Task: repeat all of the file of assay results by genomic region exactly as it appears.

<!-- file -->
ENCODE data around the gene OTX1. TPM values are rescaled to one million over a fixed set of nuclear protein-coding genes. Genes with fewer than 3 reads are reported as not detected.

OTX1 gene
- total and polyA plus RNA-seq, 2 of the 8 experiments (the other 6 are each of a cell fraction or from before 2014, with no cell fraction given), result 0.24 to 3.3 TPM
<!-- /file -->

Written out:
ENCODE data around the gene OTX1. TPM values are rescaled to one million over a fixed set of nuclear protein-coding genes. Genes with fewer than 3 reads are reported as not detected.

OTX1 gene
- total and polyA plus RNA-seq, 2 of the 8 experiments (the other 6 are each of a cell fraction or from before 2014, with no cell fraction given), result 0.24 to 3.3 TPM